On closer examination, I saw this post also had a reinforcement much like the one in the photos Officer Daskal sent. We had not severed the reinforcement but instead severed the bracket it was welded to in the vehicle’s floor. We noted that the lower third of the pipe was filled with polyester foam fill. We then stripped the outside skin of the B post. The reinforcement pipe ran from the top of the B post to the base of the post. The adjustable seatbelt bracket appeared to have its mounting bolts placed into openings that had been “burnt” into the pipe by some sort of torch, perhaps a plasma cutter. We then decided to try and cut the post with a power hydraulic cutter. The cutter we used was a Holmatro 4050 NCT cutter from our special service unit. We placed the B post into a bench vice and proceeded to cut. We timed the operation to see how long, if at all, it took to sever the post. After approximately 27 seconds (23 of that on the pump’s second stage) the post was severed. However, the section of the post that was “free” struck the concrete wall 10 feet away, dug a ¼ hole into the concrete block, bouncing off and landing about 30 feet away. We also noticed the pipe itself created some small debris and fragments as it was severed.

We then looked at the severed section. From its reaction to being cut as well as its visual appearance, I believe the material to be either HSLA or boron steel, but the thickness was indeed substantial, close to 3/8″ thick. We then switched the B post in the vise to the severed section. The next test we decided to try was to cut it with a reciprocating saw. We used a Dewalt 36-volt saw with two different blades. The 1st one was a Lenox Lazer blade–14 TPI. The second was also a Lenox Lazer blade, but at 10 TPI. Each cut was timed to 45 seconds. By the end of 45 seconds, each blade area used was scorched and the teeth worn almost completely down. During each cut we noticed a large amount of sparks given off. Each saw blade cut barely cut into the pipe, at the most 1/16-inch deep. The next tool we tried was a pneumatic wizzer saw, again timing the cut for 45 seconds. This time, the tool was able to cut halfway through the pipe in the time allotted, also giving off a tremendous amount of sparks.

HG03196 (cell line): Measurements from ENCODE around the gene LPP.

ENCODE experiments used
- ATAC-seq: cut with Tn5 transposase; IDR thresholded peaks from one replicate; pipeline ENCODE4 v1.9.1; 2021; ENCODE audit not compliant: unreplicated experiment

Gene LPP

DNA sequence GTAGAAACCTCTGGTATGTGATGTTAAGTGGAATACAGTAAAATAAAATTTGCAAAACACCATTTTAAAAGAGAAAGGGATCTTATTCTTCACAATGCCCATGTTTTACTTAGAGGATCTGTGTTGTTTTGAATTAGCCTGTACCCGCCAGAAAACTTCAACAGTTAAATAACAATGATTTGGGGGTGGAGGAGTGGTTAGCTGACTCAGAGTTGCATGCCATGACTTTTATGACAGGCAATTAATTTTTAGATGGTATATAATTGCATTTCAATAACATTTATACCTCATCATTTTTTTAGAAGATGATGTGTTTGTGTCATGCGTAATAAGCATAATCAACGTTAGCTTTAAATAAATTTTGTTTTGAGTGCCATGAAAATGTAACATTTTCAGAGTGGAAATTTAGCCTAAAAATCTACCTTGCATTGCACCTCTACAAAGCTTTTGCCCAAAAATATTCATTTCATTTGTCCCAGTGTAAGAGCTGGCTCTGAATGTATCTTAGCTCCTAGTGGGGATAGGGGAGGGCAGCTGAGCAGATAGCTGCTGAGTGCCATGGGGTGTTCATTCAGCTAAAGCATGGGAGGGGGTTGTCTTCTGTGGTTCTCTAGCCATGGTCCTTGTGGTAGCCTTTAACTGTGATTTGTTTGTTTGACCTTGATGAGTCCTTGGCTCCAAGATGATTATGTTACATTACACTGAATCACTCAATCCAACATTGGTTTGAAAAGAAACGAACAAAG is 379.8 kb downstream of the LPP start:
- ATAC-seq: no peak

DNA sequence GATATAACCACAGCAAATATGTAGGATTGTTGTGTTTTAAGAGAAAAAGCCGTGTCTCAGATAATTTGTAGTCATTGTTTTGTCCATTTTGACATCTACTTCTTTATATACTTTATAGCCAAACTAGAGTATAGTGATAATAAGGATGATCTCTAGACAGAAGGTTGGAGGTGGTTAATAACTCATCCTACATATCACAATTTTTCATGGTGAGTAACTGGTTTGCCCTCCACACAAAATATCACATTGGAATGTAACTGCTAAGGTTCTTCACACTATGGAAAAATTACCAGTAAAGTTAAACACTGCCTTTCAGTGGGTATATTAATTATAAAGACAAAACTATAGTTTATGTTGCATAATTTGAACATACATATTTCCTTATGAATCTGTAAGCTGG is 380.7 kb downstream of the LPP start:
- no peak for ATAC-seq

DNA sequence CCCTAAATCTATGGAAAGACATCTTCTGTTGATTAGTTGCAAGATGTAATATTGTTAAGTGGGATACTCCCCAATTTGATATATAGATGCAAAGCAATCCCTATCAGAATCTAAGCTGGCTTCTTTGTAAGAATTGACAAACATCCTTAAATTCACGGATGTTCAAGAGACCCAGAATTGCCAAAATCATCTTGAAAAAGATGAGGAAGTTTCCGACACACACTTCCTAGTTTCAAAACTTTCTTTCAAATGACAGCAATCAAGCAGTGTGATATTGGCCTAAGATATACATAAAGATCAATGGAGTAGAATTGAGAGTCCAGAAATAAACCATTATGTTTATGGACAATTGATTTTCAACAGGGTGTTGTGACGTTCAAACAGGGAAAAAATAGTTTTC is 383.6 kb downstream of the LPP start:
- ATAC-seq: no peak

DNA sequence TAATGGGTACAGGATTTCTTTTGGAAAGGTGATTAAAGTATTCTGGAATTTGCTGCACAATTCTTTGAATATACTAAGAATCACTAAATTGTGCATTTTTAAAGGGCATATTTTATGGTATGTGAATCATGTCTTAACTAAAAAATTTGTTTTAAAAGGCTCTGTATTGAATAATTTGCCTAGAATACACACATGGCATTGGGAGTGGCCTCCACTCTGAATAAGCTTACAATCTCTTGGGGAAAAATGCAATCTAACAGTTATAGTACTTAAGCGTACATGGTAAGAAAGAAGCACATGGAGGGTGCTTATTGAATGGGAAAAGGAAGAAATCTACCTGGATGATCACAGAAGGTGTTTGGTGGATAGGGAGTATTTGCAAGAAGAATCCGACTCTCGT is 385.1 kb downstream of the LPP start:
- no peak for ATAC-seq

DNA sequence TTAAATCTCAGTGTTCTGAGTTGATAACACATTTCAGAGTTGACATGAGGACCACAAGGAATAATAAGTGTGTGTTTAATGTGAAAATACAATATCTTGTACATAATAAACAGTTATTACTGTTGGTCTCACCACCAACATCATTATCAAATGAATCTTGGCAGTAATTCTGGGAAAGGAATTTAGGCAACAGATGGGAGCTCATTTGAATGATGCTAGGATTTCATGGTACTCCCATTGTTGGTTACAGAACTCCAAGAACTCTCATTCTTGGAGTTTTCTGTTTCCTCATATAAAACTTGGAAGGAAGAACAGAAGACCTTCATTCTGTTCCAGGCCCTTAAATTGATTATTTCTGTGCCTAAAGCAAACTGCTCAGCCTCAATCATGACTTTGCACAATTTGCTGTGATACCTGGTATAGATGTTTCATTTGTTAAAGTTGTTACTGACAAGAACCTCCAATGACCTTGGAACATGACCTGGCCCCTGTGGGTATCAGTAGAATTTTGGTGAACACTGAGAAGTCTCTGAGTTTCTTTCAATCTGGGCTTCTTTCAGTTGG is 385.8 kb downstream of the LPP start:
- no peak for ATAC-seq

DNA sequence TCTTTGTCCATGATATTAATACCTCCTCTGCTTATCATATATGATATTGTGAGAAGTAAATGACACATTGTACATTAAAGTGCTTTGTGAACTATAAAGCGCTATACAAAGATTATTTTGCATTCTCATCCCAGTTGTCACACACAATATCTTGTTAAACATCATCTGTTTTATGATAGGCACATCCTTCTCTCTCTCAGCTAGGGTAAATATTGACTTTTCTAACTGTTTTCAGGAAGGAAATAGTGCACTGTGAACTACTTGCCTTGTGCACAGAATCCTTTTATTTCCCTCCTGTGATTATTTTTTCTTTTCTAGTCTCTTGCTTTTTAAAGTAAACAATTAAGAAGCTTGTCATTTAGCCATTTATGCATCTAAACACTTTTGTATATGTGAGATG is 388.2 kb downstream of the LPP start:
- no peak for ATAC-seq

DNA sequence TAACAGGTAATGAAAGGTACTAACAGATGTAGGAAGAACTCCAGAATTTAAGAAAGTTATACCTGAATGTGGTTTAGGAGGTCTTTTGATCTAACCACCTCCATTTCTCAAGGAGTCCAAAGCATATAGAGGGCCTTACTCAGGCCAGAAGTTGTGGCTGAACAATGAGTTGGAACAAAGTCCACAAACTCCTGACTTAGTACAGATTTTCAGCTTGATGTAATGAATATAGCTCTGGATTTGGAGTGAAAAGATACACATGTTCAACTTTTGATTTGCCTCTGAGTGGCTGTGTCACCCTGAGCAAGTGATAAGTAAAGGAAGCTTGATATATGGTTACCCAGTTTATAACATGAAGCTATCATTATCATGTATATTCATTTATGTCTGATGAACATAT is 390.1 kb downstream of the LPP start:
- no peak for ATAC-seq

We were very surprised by the tenacious ability of this B post to fend off our tools. One of the things we will see in the near future is an increasing difficultly in severing or displacing vehicle components, and here is a prime example of that housed in an everyday, commonplace vehicle. Think of the number of minivans that move about in your respective response areas, and get ready to deal with stronger vehicle components–soon.

David Dalrymple is a career EMS provider for Robert Wood Johnson University Hospital/St. Peter’s University Hospital Emergency Services in New Brunswick, New Jersey. He is also a firefighter/EMT/rescue technician and former rescue services captain of the Clinton (NJ) Rescue Squad. Dalrymple is the education chair of the Transportation Emergency Rescue Committee-US and serves as the road traffic accident advisor on the Expert Technical Advisory Board of the International Emergency Technical Rescue Institute.